Study suggests stress of task determines if estrogen helps cognition

August 27, 2004

CHAMPAIGN, Ill. -- Does estrogen help cognition? Many women ponder that question as a quality-of-life issue while deciding on estrogen therapy since it has been linked to potential disease complications. Now, a new study at the University of Illinois at Urbana-Champaign suggests that the stress of any given task at least partially determines if hormones will help the mind.

Reporting in the August issue of Behavioral Neuroscience, four researchers show the introduction of a single stressor -- water temperature -- into a water maze prompted opposite responses among female rats with either high or low levels of estrogen and progesterone.

"Water temperature totally reversed who did better," said Janice M. Juraska, a professor of psychology and of neuroscience. "Proestrous rats, which have high hormone levels, did better when the water was warm, presumably because they were less stressed. Estrous rats did better when the water was cold, presumably because they are not as prone to get stressed during this time."

Proestrous rats are fertile and ready to mate, while estrous rats have low hormone levels and won't mate. For the study -- funded by a grant to Juraska from the National Science Foundation -- 44 female rats were divided into four groups. The two groups of rats in proestrus and the two groups in estrus had to learn the route and swim to a submerged platform in either warm (91 degrees Fahrenheit; 33 Celsius) or cold water (66.2 degrees Fahrenheit; 19 Celsius).

Many scientists have tried to answer the hormones-cognition question, but the various findings, measuring different tasks, have been inconsistent and often contradictory.

"These discrepancies of sometimes opposite results have been very difficult to resolve," Juraska said. "Even for simple tests of spatial behavior, high hormones can either help or hinder, and nobody has understood why."

Juraska's lab previously had shown in studies using the water maze that rats with high levels of hormones, either naturally occurring in the estrous cycle or with high doses administered into rats whose ovaries had been removed, do less well finding the platform.

Psychology doctoral student Marisa J. Rubinow, a co-author of the new study, wondered if stress during a task might be a factor in the varied results showing up in the literature. Now, after the new results, Rubinow and Juraska suggest that the timing and duration of stress, as well as the memory systems involved in a task, all may be factors that determine the effects of ovarian hormones on performance.

"Will hormones help how your brain works -- how you think, your cognition?" Juraska said. "I wish I had a simple answer. It depends on many things about the task, and one of them is how stressful the task is. There is no simple translation to behavior."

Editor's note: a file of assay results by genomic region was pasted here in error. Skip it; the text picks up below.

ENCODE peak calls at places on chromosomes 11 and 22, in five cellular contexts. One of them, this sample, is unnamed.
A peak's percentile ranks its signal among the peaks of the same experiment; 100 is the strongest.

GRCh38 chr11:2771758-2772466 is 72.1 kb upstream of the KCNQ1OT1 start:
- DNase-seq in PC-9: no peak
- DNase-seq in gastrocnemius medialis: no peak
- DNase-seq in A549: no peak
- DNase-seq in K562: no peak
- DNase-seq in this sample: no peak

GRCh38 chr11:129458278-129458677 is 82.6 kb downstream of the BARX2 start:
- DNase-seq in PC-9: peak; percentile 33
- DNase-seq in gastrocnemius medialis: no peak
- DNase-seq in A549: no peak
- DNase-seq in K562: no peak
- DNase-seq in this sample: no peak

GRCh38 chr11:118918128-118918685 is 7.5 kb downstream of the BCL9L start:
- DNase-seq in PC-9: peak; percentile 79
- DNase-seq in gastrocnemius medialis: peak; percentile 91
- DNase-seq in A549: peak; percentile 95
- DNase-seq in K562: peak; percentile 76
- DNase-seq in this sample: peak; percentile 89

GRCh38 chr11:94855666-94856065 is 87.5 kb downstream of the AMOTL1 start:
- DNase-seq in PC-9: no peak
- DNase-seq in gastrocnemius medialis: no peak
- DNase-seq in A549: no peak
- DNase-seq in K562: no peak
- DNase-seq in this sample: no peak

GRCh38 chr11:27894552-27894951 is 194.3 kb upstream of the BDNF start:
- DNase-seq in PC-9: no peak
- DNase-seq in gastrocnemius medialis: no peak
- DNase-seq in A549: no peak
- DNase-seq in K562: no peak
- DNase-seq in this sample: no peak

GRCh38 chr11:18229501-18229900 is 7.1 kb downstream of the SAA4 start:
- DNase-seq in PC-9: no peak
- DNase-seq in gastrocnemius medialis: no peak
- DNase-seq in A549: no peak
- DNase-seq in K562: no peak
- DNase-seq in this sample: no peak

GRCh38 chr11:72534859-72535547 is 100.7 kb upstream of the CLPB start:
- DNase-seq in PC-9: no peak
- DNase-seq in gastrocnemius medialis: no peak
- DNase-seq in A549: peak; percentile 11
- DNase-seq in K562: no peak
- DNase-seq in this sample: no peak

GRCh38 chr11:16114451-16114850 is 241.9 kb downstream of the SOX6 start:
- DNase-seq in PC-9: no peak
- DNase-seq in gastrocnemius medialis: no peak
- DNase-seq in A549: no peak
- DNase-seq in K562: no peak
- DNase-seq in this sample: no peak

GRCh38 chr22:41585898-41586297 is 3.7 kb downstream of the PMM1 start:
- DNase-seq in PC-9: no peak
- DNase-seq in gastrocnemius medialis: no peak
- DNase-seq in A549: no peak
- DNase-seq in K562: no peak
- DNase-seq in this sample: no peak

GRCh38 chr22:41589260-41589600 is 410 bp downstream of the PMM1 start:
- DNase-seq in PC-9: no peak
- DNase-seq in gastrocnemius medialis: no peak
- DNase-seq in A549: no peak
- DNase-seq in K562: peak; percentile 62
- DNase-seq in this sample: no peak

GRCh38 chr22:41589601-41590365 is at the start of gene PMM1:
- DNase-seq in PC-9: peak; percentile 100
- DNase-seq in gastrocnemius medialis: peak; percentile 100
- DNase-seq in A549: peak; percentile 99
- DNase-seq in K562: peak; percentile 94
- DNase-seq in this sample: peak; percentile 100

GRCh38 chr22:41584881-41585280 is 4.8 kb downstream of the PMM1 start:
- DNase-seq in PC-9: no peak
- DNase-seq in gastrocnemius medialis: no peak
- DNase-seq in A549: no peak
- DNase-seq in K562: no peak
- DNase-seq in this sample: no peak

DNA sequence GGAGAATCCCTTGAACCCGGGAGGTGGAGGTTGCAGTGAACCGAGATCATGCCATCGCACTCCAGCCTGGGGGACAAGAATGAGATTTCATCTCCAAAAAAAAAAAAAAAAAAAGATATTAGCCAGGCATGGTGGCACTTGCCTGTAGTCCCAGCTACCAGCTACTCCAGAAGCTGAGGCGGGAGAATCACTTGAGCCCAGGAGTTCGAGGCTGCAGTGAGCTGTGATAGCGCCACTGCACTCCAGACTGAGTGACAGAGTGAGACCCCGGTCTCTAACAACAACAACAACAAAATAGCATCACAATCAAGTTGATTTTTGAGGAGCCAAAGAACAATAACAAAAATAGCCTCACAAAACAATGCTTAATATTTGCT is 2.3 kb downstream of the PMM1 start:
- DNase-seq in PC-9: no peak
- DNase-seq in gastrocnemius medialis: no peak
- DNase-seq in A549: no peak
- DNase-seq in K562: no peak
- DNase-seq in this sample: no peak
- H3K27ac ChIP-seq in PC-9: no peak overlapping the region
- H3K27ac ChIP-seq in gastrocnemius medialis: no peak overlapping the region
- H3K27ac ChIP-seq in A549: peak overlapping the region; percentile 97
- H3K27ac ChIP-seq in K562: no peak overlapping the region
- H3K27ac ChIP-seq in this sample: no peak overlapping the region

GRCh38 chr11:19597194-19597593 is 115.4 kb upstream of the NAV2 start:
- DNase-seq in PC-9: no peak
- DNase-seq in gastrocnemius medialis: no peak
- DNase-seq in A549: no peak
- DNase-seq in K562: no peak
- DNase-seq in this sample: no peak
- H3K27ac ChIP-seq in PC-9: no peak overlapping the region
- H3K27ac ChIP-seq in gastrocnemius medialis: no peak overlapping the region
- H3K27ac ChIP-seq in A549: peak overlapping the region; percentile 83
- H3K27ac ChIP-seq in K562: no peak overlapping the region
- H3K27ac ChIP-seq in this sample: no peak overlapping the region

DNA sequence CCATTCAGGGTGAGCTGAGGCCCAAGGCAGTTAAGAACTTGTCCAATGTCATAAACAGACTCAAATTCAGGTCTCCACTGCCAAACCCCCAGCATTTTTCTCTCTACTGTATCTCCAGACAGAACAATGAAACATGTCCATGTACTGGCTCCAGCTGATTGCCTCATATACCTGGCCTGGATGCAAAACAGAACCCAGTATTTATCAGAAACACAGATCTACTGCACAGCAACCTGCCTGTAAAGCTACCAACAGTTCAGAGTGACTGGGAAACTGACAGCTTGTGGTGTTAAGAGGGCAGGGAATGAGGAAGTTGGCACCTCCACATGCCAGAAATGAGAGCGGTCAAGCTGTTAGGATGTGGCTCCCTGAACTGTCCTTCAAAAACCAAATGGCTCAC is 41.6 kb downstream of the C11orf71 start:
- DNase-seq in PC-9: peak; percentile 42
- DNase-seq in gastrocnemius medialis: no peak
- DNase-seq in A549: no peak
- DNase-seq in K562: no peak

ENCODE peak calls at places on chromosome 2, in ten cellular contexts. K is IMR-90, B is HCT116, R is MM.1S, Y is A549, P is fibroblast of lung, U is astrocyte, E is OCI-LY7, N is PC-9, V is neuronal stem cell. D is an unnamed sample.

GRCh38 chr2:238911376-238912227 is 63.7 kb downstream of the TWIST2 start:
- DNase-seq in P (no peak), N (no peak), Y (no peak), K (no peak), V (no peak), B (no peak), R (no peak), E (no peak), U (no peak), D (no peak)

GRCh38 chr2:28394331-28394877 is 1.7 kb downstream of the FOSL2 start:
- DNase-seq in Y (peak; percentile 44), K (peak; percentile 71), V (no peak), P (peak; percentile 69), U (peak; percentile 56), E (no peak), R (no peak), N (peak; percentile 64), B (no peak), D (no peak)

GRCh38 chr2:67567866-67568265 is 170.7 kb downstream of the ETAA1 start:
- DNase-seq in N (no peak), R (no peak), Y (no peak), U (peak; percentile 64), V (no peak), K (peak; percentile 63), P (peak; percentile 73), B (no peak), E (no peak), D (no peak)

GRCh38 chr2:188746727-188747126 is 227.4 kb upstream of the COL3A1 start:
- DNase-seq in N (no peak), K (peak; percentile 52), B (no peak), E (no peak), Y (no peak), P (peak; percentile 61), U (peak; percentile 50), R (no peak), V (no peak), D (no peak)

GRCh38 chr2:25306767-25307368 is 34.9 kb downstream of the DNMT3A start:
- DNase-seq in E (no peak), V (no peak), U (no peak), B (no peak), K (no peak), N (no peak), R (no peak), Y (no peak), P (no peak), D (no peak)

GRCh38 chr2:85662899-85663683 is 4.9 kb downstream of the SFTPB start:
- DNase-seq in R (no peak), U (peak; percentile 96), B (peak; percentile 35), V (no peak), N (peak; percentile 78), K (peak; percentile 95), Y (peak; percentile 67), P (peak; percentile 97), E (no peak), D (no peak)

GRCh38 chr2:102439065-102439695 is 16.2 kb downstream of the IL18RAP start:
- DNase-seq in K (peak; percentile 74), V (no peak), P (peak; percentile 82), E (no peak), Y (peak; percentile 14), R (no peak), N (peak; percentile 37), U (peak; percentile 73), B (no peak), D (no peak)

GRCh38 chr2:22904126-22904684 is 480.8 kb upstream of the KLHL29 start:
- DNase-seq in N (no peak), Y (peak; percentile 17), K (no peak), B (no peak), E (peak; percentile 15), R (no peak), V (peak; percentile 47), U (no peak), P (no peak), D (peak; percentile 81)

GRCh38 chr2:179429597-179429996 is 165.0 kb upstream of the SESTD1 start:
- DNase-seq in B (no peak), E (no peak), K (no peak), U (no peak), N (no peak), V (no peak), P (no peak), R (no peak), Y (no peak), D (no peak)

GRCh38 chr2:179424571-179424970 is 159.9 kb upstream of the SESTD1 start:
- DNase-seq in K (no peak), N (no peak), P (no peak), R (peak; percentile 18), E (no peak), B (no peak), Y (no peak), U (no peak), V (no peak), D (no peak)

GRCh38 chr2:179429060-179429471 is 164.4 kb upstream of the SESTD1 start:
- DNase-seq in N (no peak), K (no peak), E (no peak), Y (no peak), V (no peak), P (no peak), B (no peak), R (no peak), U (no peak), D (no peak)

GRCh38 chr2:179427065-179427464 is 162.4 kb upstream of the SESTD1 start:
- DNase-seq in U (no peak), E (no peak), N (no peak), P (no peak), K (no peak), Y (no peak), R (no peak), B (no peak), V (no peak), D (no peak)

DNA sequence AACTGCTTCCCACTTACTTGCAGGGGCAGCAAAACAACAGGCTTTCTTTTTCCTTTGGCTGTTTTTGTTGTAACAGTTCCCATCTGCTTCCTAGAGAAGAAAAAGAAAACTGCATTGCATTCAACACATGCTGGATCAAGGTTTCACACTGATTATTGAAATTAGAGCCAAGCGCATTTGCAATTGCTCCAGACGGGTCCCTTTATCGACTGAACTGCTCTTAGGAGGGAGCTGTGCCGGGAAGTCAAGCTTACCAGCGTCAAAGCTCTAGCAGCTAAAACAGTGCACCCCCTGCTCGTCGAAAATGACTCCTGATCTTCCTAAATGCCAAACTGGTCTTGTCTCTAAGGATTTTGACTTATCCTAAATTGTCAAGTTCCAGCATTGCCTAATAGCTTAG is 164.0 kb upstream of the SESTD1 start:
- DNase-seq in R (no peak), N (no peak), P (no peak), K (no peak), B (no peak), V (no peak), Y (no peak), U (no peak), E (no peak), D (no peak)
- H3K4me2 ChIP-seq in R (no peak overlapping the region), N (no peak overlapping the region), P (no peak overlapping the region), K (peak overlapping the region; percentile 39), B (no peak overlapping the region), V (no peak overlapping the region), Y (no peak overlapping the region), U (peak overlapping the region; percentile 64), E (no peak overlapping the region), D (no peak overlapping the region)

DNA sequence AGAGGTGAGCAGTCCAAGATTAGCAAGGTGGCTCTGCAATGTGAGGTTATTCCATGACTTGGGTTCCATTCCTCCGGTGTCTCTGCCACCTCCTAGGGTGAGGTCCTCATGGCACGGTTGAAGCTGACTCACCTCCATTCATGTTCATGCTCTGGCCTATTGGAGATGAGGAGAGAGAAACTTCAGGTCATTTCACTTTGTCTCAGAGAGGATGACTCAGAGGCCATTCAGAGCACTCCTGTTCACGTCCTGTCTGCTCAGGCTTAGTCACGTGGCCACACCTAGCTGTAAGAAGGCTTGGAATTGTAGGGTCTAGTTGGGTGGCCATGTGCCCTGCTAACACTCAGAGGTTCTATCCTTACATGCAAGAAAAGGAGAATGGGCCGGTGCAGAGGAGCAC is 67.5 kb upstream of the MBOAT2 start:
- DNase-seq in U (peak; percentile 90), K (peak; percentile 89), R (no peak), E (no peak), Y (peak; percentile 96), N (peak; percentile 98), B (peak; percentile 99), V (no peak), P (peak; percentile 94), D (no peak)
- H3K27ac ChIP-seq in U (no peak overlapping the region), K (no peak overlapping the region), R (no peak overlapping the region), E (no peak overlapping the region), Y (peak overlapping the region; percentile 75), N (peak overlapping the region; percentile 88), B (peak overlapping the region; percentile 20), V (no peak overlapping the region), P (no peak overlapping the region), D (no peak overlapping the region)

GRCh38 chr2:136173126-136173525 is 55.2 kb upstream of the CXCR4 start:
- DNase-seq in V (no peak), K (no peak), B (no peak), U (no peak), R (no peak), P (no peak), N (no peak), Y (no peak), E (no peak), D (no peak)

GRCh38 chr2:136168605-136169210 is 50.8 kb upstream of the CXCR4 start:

-end-
Other co-authors on the paper were Linda M. Arseneau, formerly in the department of animal sciences and now with the U. of I. Division of Research Safety, and J. Lee Beverly, a professor of animal sciences and of neuroscience.

University of Illinois at Urbana-Champaign

Related Stress Articles from Brightsurf:

Stress-free gel
Researchers at The University of Tokyo studied a new mechanism of gelation using colloidal particles.

Early life stress is associated with youth-onset depression for some types of stress but not others
Examining the association between eight different types of early life stress (ELS) and youth-onset depression, a study in JAACAP, published by Elsevier, reports that individuals exposed to ELS were more likely to develop a major depressive disorder (MDD) in childhood or adolescence than individuals who had not been exposed to ELS.

Red light for stress
Researchers from the Institute of Industrial Science at The University of Tokyo have created a biphasic luminescent material that changes color when exposed to mechanical stress.

How do our cells respond to stress?
Molecular biologists reverse-engineer a complex cellular structure that is associated with neurodegenerative diseases such as ALS

How stress remodels the brain
Stress restructures the brain by halting the production of crucial ion channel proteins, according to research in mice recently published in JNeurosci.

Why stress doesn't always cause depression
Rats susceptible to anhedonia, a core symptom of depression, possess more serotonin neurons after being exposed to chronic stress, but the effect can be reversed through amygdala activation, according to new research in JNeurosci.

How plants handle stress
Plants get stressed too. Drought or too much salt disrupt their physiology.

Stress in the powerhouse of the cell
University of Freiburg researchers discover a new principle -- how cells protect themselves from mitochondrial defects.

Measuring stress around cells
Tissues and organs in the human body are shaped through forces generated by cells, that push and pull, to ''sculpt'' biological structures.

Cellular stress at the movies
For the first time, biological imaging experts have used a custom fluorescence microscope and a novel antibody tagging tool to watch living cells undergoing stress.

Read More: Stress News and Stress Current Events
Brightsurf.com is a participant in the Amazon Services LLC Associates Program, an affiliate advertising program designed to provide a means for sites to earn advertising fees by advertising and linking to Amazon.com.